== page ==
Saturday, December 10, 2011

Saturday Night Netflix: "Meek's Cutoff"

Kelly Reichardt’s Meek’s Cutoff is not a film that is interested in burdening us with a lot of exposition. The title card gives us the time and place: “Oregon, 1845.” The opening sequence is free of dialogue and composed almost entirely of long, languid takes—a group of settlers, executing a river crossing. The action is done plainly, without flourish. It is a good ten minutes before we get a good enough look at Michelle Williams, the star of the picture, to recognize her. There are no proper introductions, because we are joining a story in progress.

Friday, December 9, 2011

In Theaters: "New Year's Eve"

Let’s start with the music, because that’s a good a place as any. The score for Garry Marshall’s all-star clusterfuck, New Year’s Eve, is provided by John Debney, and he worked for his paycheck—every single moment in the film is smothered in music, slathered in it, every potential change in emotion or tempo telegraphed, loudly, by the non-stop music. Sad scene? Slow piano. Charming, cutesy scene? Gimme an uptempo, jazzy number. Hey look, there’s Zac Efron—he’s young and hip, so let’s switch this plinky music over to somethin’ with some guitars in it! Yay-uh! Oh hey, here comes Colombian sexbomb Sofia Vergara! Put in some salsa music!

You guys, I’m serious, they put in salsa music for her entrance. I guess we should be relieved that it’s such a painfully white movie, if for no other reason than to spare us the sound of a gong accompanying the entrance of any Asian characters.

Thursday, December 8, 2011

In Theaters: "I Melt With You"

In the opening sequence of Mark Pellington's nihilistic drama I Melt With You, the screen is filled with phrases of despair, in big block letters: “I AM A MAN”, “I AM AFRAID,” “I AM DIVORCED,” “I CAN'T GET HARD,” “I LOVE YOU,” and so on, and so on, until the title is rendered in similar fashion. Subtle, eh? What follows is a movie not so much bad (and certainly not as bad as its Sundance buzz would suggest) as it is overcooked. There is boldness in its ambition, and truth in its implications, but it's all slathered in a thick coat of shouting and preening.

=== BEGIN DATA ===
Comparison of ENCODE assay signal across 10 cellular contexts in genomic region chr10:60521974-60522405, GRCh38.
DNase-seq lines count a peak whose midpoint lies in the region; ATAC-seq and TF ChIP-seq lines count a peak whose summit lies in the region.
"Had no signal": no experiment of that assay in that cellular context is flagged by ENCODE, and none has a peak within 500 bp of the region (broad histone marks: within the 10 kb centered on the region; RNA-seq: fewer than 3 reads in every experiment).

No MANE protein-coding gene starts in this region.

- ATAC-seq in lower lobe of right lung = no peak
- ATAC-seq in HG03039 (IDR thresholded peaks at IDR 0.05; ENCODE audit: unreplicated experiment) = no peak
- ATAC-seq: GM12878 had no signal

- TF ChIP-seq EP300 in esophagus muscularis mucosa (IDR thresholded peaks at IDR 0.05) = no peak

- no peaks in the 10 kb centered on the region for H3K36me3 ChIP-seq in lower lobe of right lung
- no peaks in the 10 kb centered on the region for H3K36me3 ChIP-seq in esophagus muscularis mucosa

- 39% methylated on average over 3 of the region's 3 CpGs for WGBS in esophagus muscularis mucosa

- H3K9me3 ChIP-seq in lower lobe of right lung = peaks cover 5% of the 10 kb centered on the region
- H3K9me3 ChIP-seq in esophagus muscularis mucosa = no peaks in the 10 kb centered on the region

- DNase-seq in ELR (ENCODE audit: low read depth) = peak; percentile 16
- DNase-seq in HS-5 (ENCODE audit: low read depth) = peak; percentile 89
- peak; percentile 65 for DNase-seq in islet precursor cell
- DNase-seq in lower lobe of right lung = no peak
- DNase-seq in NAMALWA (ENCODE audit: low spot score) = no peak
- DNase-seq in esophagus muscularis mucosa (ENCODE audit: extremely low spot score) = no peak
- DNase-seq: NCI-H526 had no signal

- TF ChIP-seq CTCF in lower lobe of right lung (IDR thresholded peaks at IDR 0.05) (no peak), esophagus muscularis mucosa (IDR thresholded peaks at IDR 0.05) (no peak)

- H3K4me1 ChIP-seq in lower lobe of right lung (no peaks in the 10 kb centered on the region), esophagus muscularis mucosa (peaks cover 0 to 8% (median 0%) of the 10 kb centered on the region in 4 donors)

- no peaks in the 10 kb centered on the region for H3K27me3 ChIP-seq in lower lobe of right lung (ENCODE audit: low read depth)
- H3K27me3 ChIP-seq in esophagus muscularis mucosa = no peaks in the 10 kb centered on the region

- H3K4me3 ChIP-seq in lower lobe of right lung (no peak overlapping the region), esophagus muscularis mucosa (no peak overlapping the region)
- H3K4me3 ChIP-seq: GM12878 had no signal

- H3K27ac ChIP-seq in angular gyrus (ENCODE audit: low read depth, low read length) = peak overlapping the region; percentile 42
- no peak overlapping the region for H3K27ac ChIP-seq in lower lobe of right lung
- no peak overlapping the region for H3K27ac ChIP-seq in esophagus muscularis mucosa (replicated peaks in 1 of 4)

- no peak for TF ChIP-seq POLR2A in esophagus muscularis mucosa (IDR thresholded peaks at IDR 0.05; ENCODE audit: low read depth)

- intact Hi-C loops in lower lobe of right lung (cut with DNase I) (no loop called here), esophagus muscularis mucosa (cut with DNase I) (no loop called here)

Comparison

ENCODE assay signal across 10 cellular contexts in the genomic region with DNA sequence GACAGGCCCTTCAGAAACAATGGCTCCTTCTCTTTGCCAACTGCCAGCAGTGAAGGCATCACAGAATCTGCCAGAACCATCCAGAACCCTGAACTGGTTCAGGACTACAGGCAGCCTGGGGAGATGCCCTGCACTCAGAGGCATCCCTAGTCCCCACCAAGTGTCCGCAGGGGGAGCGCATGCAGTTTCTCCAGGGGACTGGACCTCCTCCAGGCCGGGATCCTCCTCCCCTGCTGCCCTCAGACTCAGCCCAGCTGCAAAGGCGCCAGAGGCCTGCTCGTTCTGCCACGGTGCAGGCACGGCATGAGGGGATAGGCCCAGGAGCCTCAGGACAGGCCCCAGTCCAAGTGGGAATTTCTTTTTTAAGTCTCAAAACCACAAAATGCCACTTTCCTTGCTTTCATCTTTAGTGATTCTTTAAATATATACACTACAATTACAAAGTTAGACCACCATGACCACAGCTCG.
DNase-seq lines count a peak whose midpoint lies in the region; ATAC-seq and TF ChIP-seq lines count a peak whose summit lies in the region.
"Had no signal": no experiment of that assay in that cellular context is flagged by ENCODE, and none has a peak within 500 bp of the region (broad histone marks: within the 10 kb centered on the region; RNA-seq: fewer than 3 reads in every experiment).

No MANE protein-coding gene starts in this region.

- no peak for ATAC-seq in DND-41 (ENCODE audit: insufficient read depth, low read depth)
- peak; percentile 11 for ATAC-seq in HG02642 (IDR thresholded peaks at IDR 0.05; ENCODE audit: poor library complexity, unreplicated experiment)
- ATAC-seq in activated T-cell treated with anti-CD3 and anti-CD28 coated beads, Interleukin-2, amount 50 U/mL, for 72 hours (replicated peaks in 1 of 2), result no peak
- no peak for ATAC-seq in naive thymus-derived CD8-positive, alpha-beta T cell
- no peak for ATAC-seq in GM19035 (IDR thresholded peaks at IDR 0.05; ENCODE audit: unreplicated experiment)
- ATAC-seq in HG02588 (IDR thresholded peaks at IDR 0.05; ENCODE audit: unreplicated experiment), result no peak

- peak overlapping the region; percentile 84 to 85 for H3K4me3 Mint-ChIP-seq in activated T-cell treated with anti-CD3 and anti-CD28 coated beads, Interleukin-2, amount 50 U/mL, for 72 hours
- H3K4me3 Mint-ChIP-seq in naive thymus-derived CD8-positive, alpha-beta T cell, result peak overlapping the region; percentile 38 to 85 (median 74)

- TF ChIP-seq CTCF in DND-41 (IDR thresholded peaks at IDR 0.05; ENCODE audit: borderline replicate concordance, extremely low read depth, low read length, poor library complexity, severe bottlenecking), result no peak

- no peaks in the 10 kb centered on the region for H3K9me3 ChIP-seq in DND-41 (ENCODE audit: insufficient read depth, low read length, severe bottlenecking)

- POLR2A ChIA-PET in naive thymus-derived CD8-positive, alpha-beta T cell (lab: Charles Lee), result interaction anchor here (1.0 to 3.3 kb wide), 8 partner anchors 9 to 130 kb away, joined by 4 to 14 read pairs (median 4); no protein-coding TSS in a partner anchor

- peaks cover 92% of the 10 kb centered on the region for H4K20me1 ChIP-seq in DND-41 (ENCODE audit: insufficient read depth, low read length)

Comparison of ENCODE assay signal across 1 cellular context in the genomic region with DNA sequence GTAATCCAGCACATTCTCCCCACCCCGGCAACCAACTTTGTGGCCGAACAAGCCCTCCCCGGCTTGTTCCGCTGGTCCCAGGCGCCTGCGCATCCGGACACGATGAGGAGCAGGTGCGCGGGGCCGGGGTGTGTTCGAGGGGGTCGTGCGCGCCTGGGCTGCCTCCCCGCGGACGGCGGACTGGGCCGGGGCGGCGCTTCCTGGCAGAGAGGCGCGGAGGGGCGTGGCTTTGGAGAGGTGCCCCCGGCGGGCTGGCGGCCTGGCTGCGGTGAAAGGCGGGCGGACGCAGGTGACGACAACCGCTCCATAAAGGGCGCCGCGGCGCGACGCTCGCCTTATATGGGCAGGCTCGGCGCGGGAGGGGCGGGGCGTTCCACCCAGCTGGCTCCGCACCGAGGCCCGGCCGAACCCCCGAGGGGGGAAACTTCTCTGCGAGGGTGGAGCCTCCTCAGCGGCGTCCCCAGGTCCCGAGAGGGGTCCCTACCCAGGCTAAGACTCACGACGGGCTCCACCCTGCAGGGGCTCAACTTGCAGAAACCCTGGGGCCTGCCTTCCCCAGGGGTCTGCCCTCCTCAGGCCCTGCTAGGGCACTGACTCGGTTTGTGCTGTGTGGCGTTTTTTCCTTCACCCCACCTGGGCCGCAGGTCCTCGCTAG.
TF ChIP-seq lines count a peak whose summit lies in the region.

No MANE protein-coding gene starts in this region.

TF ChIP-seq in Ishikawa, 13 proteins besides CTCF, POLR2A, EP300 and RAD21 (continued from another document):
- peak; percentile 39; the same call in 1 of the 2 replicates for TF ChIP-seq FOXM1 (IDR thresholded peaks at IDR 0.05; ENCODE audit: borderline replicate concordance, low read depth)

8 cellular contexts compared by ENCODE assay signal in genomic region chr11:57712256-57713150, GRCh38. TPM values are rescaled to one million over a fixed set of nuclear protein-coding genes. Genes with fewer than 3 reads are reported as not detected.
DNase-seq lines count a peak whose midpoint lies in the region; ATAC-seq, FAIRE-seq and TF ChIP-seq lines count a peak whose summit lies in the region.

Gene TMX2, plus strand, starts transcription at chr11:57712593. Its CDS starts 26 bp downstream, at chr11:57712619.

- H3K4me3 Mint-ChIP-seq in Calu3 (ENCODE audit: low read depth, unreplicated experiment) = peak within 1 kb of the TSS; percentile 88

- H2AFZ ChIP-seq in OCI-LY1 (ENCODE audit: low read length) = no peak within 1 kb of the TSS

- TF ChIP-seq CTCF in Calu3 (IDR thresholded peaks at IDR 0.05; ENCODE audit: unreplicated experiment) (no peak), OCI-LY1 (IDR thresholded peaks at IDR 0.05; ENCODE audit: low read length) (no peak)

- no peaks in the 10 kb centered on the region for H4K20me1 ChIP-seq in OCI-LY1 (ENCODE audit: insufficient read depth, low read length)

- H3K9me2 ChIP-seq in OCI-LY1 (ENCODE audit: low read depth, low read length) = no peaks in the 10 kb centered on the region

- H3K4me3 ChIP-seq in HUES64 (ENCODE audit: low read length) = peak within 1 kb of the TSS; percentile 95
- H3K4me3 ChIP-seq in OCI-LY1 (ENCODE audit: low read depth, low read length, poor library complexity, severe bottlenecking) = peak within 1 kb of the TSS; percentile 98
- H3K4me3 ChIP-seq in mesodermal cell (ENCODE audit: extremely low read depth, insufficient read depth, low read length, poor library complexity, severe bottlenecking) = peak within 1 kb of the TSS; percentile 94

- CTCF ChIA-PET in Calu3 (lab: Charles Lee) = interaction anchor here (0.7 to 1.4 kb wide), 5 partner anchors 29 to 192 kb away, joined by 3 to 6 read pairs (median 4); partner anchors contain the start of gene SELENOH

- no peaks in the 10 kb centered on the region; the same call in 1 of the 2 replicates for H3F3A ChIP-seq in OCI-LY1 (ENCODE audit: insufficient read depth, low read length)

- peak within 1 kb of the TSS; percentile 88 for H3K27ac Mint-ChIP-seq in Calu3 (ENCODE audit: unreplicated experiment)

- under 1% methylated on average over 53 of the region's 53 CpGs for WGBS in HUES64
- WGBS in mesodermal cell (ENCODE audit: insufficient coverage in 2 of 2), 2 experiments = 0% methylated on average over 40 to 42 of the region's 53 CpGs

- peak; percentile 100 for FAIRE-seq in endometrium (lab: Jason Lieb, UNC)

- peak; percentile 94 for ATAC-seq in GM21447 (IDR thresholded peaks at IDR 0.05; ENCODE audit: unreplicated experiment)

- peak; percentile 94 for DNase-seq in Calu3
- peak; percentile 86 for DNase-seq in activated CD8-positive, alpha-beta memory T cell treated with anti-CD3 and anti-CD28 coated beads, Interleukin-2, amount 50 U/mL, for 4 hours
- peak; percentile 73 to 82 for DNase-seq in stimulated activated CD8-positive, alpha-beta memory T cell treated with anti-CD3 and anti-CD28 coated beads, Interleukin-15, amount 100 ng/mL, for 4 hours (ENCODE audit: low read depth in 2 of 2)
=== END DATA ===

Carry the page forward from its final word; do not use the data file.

In Theaters: "We Need to Talk About Kevin"

Eva (Tilda Swinton) is a woman who has learned to walk between the raindrops. She keeps her head down; she ignores the people who stare or point. Something terrible happened in her recent past, something involving her son Kevin (Ezra Miller), and she feels responsible. She's trying like hell to get on with her life, but that's clearly not going to happen; she's too haunted, by whispers, memories, ghosts.

Lynne Ramsay's We Need to Talk About Kevin tells Eva's story within a fractured narrative that becomes a dreamlike intermingling of her complicated past with her tortured present. It also does so without telling us more than we need to know about either, yet never seeming to withhold information; in spite of our uncertainty (particularly in the opening scenes) about how one thing relates to the other, Ramsay's such a confident and assured filmmaker that we feel adrift but not lost.

In Theaters: "Tinker Tailor Soldier Spy"

Tomas Alfredson’s Tinker Tailor Solider Spy is an uncommonly intelligent motion picture, a spy thriller that is less interested in gadgets and explosions than it is in pauses and looks. Based on the novel by John le Carré (earlier adapted into an acclaimed BBC miniseries), it is a complicated film, requiring the sort of attention and patience that audiences can no longer be relied upon to bring to the theatre. It’s the kind of movie we’re always hearing they don’t make anymore, until they do. And here it is.

In Theaters: "Young Adult"

Mavis Gary, Charlize Theron’s leading character in Jason Reitman’s Young Adult, is unapologetically brusque, brittle, and unlikable. The ghost-writer of a young adult franchise, she treats her work with such contempt that the Word file for her current masterpiece is called “pieceofshit.doc.” She wakes up each morning in her clothes, sleeping off the previous evening’s drinking, and pours Diet Coke down her throat. Her only consistent companion is her tiny, unappreciated dog. She spends her life in a dissatisfied daze, with the aural accompaniment of E! reality shows.

And then she gets an email. Buddy Slade (Patrick Wilson), her high-school boyfriend, and his wife Beth (Elizabeth Reaser), have had a baby. The email gets her goat. It must have been her ex’s cry for help. How miserable he must be! And with that, she packs a back and drives back to her hometown to win him back. “Don’t you get it?” she asks a skeptic, incredulously. “Love conquers all!”